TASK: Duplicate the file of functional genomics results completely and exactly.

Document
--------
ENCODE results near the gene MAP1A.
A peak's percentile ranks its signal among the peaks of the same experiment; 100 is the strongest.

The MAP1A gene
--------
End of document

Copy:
ENCODE results near the gene MAP1A.
A peak's percentile ranks its signal among the peaks of the same experiment; 100 is the strongest.

The MAP1A gene